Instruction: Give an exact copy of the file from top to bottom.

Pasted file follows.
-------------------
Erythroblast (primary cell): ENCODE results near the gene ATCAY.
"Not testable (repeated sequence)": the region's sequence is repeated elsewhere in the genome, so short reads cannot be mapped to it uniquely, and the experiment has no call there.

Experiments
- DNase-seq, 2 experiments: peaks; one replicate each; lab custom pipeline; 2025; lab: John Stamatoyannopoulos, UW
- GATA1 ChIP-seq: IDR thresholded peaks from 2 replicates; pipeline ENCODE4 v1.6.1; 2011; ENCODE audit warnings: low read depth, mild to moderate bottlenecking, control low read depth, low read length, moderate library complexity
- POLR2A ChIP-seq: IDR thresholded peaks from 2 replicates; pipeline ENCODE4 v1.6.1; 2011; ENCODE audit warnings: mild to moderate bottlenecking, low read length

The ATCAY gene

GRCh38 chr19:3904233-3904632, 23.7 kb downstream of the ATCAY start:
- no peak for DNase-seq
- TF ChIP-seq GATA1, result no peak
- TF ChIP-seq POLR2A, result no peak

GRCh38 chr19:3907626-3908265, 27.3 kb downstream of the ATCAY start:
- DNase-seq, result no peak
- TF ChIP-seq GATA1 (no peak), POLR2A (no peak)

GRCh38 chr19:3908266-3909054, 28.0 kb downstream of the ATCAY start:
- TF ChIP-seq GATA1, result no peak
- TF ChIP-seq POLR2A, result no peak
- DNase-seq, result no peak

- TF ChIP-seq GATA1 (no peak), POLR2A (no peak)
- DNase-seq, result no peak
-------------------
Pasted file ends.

Erythroblast (primary cell): ENCODE results near the gene ATCAY.
"Not testable (repeated sequence)": the region's sequence is repeated elsewhere in the genome, so short reads cannot be mapped to it uniquely, and the experiment has no call there.

Experiments
- DNase-seq, 2 experiments: peaks; one replicate each; lab custom pipeline; 2025; lab: John Stamatoyannopoulos, UW
- GATA1 ChIP-seq: IDR thresholded peaks from 2 replicates; pipeline ENCODE4 v1.6.1; 2011; ENCODE audit warnings: low read depth, mild to moderate bottlenecking, control low read depth, low read length, moderate library complexity
- POLR2A ChIP-seq: IDR thresholded peaks from 2 replicates; pipeline ENCODE4 v1.6.1; 2011; ENCODE audit warnings: mild to moderate bottlenecking, low read length

The ATCAY gene

GRCh38 chr19:3904233-3904632, 23.7 kb downstream of the ATCAY start:
- no peak for DNase-seq
- TF ChIP-seq GATA1, result no peak
- TF ChIP-seq POLR2A, result no peak

GRCh38 chr19:3907626-3908265, 27.3 kb downstream of the ATCAY start:
- DNase-seq, result no peak
- TF ChIP-seq GATA1 (no peak), POLR2A (no peak)

GRCh38 chr19:3908266-3909054, 28.0 kb downstream of the ATCAY start:
- TF ChIP-seq GATA1, result no peak
- TF ChIP-seq POLR2A, result no peak
- DNase-seq, result no peak

- TF ChIP-seq GATA1 (no peak), POLR2A (no peak)
- DNase-seq, result no peak